Researchers find colder temperatures barely slow down striking rattlers.
In nature, how quickly a creature moves can mean the difference between life and death. Venomous rattlesnakes defend themselves by uncoiling and striking out when faced with predators or prey.
Most cold-blooded creatures tend to move more slowly when the temperature drops—but striking rattlers appear to be an exception. Cold weather barely slows them down and they still strike fairly quickly.
San Diego State University ecologist Rulon Clark and his students went to New Mexico last summer for several weeks to observe and collect a dozen Mojave rattlesnakes from their native habitat, and brought them back to the lab in San Diego to study, along with a dozen Western rattlers they collected locally.
When they placed the snakes in a temperature controlled container, they found that the rattlers continued to strike quickly at a balloon that played the role of an intruder, even when they lowered the temperature considerably and made the box quite cold. At most, they were about 25% slower, which goes against the logic behind dropping temperature and the impact on mobility.
"We expected their strike to be about half as fast for every 10 degree drop in temperature, but they're still able to uncoil and strike fairly rapidly, even at our lowest test temperatures" Clark said.
To strike, rattlesnakes must propel their head toward their target and open their mouth fast enough to pose a threat to a potential predator.
"By far, the hardest part of the study was working with snakes in the 35 C (95 F) treatment," said Malachi Whitford. "The snakes were extremely fast, making them very difficult to corral."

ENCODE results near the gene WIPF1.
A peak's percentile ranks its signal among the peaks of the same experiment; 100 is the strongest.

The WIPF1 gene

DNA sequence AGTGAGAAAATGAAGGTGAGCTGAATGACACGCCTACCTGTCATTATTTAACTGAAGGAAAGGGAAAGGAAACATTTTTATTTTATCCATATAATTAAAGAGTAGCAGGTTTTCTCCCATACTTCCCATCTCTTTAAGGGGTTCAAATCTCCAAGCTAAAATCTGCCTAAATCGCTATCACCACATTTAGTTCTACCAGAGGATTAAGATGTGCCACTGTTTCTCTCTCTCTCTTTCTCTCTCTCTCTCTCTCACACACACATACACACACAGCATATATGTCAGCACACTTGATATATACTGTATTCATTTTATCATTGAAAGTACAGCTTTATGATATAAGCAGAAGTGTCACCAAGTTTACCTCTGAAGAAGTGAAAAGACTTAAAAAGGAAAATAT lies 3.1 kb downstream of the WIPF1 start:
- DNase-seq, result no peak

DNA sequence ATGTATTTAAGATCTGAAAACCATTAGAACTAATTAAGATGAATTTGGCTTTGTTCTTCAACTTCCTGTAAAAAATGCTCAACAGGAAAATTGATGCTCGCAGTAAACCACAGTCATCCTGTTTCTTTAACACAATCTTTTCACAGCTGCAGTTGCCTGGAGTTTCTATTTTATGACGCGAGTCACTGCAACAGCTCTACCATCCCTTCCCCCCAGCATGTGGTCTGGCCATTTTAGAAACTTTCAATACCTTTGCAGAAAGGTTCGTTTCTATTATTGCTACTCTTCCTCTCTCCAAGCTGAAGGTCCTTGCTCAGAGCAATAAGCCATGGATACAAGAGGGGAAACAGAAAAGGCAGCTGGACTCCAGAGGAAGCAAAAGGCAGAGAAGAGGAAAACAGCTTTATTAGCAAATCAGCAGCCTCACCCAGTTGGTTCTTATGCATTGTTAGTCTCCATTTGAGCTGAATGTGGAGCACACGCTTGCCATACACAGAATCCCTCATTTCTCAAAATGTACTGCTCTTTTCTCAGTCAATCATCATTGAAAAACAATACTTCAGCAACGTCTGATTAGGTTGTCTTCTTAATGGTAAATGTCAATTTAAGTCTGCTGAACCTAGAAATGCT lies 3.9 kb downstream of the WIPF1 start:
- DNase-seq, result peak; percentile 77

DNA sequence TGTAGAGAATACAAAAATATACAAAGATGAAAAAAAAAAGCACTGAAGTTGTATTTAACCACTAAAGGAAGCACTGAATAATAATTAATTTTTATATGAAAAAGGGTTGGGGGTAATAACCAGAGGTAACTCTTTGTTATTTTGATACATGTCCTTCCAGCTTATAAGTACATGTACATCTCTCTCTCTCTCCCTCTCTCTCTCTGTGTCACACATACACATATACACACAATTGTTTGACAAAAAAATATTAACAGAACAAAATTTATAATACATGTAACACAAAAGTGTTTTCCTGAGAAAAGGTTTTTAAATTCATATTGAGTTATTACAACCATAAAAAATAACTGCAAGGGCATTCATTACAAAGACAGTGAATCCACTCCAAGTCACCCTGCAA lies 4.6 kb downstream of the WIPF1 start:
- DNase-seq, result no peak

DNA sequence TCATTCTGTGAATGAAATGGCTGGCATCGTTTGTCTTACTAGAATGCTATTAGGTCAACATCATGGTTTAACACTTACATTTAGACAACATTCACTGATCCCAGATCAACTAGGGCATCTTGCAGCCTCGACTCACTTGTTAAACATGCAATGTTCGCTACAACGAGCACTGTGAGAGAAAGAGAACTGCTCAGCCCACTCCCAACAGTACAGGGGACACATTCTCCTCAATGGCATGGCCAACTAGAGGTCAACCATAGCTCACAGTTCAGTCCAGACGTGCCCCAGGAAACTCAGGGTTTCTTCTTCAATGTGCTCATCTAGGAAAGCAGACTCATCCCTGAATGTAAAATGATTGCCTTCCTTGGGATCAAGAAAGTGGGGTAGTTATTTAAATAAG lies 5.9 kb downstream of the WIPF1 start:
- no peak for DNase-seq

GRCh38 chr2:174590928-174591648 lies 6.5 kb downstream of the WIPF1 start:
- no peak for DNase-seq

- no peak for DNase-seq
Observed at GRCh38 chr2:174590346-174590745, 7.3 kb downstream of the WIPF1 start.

Whitford, who conducted the experiments, was a doctoral candidate in Clark's lab at the time of the study and first author of the paper published July 20 in the Journal of Experimental Biology.
In the lab, some snakes displayed quite the personality. One of the Mojave rattlers nicknamed Hulk would strike at anything that moved very quickly, and repeatedly tried to escape his enclosure.
Snakes have a morning routine, much like most of us. They bask in the sun, charging themselves up with heat they will need to retain as the temperature drops at night.
How they continue to respond quickly at night when it's cold will be part of the next study the researchers conduct. It's apparent, however, that snakes are more vulnerable in cold weather, even if the difference in vulnerability is not as great as expected for these ectotherms that rely on external sources of heat.
Clark's lab is studying how a whole range of processes relate to temperature, including other types of movements, sensory systems, activity cycles, metabolism, and how frequently they eat.
Tim Higham, a biomechanics expert with the University of California, Riverside collaborated with Clark for the lab study, providing expertise on measurement instruments used to observe and capture strike speed. Grace Freymiller, a doctoral student in Clark's lab was part of the field trip to New Mexico and also contributed to the study.